Louis Freeh, I have another job for you
By Phil Lawler | July 13, 2012
Things look grim for Penn State University this week. After investigating allegations of sexual abuse against a former member of the football team’s coaching staff, former FBI director Louis Freeh issued a scathing report.
“Our most saddening and sobering finding is the total disregard for the safety and welfare of Sandusky’s child victims by the most senior leaders at Penn State,” the report said. “The most powerful men at Penn State failed to take any steps for 14 years to protect the children who Sandusky victimized.”
It’s a sad story, and a distressingly familiar one. We’ve heard it before.
Still, one tidbit of good news can be salvaged from the mess. Nobody—and I mean nobody—thinks that Penn State is still covering up, still withholding the truth. Freeh and his investigating team interviewed scores of officials and examined hundreds of email messages. The truth is ugly, to be sure. But we all know now that the truth is out.
Graham Spanier is out, too, by the way. The former president of Penn State was forced out by the school’s board of trustees, which took action long before the Freeh report was complete. Penn State’s legendary football coach, the late Joe Paterno, was forced out by the board, too. You can’t say that the board covered up evidence; it was the board that commissioned the Freeh investigation. And you can’t say that the board protected the men who protected a convicted molester; they were relieved of their posts months ago.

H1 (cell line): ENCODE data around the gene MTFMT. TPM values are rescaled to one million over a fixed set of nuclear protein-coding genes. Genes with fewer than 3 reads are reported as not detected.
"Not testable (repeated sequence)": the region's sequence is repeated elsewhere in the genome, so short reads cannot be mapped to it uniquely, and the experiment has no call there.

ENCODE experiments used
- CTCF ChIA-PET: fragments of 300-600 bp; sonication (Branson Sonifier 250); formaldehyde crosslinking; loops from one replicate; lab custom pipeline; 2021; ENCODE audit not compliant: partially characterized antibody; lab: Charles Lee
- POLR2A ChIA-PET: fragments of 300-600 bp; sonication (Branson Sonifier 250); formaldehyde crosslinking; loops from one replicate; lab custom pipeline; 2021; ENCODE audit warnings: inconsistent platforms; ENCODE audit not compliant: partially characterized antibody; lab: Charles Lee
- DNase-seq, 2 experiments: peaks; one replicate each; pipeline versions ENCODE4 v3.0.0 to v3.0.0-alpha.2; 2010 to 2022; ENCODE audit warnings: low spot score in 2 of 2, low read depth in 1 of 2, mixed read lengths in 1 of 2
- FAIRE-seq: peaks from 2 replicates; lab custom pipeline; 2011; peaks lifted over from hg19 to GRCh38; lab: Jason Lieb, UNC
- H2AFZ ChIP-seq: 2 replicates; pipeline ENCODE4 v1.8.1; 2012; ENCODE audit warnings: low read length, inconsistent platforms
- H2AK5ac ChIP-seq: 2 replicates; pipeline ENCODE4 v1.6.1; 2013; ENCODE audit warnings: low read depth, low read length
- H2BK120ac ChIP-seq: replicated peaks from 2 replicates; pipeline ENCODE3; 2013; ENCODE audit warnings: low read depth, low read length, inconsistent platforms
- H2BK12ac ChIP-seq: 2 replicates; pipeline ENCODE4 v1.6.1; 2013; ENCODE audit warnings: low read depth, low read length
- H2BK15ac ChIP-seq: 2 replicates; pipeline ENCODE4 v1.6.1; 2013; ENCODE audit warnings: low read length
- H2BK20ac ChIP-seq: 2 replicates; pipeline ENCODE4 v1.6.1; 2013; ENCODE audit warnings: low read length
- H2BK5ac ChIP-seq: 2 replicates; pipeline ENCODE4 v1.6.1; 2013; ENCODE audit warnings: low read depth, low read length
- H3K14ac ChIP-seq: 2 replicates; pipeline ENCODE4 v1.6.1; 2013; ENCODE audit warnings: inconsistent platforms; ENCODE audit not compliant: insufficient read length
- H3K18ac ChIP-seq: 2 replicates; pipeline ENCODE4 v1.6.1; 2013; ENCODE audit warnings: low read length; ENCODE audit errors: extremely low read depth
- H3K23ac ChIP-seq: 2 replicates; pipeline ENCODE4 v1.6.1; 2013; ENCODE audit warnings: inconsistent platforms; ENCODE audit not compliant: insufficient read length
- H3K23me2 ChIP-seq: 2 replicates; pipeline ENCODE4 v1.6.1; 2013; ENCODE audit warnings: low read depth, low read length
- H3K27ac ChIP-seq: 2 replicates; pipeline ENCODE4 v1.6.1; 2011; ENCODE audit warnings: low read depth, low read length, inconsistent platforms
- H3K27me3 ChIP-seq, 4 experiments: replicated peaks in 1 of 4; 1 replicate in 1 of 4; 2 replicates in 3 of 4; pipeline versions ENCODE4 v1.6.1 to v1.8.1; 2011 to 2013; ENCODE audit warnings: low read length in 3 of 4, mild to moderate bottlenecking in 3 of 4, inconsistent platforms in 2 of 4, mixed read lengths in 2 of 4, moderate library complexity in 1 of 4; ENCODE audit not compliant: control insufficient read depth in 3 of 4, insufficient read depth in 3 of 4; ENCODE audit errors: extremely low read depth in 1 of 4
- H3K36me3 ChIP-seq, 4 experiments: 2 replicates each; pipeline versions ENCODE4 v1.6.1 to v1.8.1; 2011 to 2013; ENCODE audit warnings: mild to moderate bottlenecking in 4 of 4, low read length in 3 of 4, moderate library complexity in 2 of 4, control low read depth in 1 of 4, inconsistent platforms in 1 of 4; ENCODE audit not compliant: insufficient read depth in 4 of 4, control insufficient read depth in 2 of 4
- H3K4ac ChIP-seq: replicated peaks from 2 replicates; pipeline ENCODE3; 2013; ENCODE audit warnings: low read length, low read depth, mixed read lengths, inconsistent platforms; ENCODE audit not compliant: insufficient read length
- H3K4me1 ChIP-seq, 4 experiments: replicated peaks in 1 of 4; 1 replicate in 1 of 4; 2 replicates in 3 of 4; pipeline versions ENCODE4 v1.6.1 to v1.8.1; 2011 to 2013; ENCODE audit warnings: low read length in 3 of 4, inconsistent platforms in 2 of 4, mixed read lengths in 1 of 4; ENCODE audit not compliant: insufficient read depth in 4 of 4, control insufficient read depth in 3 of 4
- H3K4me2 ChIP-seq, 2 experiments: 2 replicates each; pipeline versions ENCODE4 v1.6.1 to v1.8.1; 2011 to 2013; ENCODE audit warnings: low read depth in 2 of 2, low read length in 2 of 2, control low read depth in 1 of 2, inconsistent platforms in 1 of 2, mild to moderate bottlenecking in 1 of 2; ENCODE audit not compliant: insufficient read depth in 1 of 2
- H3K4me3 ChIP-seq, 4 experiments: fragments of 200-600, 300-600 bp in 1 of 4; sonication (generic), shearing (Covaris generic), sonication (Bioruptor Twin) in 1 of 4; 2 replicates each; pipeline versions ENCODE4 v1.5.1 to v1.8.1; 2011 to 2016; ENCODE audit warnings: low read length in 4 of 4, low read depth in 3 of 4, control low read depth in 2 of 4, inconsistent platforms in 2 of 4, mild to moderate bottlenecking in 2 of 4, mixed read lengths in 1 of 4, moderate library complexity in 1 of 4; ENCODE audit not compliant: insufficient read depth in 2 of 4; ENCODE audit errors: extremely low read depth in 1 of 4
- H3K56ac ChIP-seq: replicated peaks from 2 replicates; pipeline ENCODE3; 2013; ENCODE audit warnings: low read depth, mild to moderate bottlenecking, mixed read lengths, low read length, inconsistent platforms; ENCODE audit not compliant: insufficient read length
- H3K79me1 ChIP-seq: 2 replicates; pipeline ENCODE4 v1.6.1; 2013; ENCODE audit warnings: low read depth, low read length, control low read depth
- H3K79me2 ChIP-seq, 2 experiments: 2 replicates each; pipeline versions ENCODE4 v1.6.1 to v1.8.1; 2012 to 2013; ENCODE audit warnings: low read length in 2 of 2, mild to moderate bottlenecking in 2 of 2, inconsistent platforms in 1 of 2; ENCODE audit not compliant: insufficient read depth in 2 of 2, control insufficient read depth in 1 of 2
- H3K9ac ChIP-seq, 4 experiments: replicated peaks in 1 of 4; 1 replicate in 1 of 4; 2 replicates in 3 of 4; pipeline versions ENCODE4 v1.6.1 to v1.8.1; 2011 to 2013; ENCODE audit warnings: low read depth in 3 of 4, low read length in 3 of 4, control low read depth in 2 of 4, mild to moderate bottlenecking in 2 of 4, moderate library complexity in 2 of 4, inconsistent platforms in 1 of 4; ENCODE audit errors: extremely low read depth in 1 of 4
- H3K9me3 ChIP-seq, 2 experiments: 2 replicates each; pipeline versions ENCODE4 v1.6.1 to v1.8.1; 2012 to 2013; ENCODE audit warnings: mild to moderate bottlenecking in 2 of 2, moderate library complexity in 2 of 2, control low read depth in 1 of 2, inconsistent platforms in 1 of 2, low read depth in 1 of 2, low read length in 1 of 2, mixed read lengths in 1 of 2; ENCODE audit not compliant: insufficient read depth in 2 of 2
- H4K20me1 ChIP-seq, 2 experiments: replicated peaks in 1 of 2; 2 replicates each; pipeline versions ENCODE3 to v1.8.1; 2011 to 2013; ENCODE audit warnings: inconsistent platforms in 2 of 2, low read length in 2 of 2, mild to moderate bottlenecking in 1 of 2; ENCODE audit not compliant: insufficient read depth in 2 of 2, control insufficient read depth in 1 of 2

If only we could say the same about the US bishops’ conference!
For a decade now, we have had incontrovertible evidence that many bishops covered up evidence of abuse and shielded abusers from prosecution. But no American bishops have been forced to step down. (Cardinal Bernard Law resigned of his own volition.) Perhaps as a result, many Americans are still reluctant to believe that the bishops are being entirely forthright about the issue.
How many more times will we be surprised by new revelations about abuse and cover-ups—as we have been surprised this year by the news from Philadelphia? How much more unexploded ordinance is lying around, waiting to be detonated by a curious reporter? We don’t know. At least the people in Happy Valley, shaken by the Sandusky scandal, can be sure that all the bombs have now gone off.
Imagine how different the world would be for Catholic Americans if the US bishops’ had commissioned a thorough, no-holds-barred investigation of their scandal: something like the Freeh report, as opposed to the tame, carefully controlled John Jay studies. Some bishops would have been disgraced, no doubt; it would have been a disgrace they had richly deserved. If all of the ugly facts had been dredged out a decade ago, the Catholic hierarchy would not still be viewed with suspicion in 2012.